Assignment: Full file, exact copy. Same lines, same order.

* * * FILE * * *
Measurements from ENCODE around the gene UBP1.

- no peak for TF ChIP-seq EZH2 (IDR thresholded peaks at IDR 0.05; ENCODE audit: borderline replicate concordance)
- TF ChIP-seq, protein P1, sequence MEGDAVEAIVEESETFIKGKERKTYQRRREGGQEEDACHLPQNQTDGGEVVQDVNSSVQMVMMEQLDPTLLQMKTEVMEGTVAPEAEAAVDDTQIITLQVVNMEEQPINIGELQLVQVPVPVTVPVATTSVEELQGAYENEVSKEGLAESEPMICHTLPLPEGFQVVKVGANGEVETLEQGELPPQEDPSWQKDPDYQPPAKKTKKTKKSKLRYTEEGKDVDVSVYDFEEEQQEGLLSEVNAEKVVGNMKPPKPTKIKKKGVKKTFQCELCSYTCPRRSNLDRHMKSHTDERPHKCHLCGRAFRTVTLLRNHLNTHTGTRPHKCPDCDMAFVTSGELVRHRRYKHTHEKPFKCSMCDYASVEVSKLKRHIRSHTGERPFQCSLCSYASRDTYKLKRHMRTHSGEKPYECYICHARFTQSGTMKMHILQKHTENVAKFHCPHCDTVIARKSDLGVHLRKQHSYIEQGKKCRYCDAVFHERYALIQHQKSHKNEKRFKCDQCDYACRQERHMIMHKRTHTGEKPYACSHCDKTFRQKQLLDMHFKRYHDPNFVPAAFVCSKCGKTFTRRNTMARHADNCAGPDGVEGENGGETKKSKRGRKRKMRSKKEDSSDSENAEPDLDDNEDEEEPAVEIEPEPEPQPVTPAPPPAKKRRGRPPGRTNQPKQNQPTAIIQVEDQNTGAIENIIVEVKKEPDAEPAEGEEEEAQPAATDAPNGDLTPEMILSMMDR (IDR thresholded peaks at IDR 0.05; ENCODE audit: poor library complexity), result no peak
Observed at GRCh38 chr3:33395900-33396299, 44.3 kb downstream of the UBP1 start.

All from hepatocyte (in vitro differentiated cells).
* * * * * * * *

Measurements from ENCODE around the gene UBP1.

- no peak for TF ChIP-seq EZH2 (IDR thresholded peaks at IDR 0.05; ENCODE audit: borderline replicate concordance)
- TF ChIP-seq, protein P1, sequence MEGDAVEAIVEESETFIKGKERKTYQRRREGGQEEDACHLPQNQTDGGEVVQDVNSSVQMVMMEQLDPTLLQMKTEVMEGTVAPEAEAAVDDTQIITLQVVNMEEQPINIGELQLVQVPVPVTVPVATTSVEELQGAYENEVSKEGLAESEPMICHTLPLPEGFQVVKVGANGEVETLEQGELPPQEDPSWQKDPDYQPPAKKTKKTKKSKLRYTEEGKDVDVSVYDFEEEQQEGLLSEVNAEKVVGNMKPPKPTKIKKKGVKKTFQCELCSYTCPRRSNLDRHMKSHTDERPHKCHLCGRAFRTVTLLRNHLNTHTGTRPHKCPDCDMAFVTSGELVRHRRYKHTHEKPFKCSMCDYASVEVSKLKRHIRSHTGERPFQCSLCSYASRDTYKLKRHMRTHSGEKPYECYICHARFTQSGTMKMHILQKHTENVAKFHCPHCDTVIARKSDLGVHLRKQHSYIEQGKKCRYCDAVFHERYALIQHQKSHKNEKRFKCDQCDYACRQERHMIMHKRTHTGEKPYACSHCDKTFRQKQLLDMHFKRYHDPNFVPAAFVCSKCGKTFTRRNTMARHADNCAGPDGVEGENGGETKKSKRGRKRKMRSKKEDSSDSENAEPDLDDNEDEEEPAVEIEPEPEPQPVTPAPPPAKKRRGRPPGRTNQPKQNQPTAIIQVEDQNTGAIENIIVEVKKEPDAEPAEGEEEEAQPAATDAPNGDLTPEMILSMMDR (IDR thresholded peaks at IDR 0.05; ENCODE audit: poor library complexity), result no peak
Observed at GRCh38 chr3:33395900-33396299, 44.3 kb downstream of the UBP1 start.

All from hepatocyte (in vitro differentiated cells).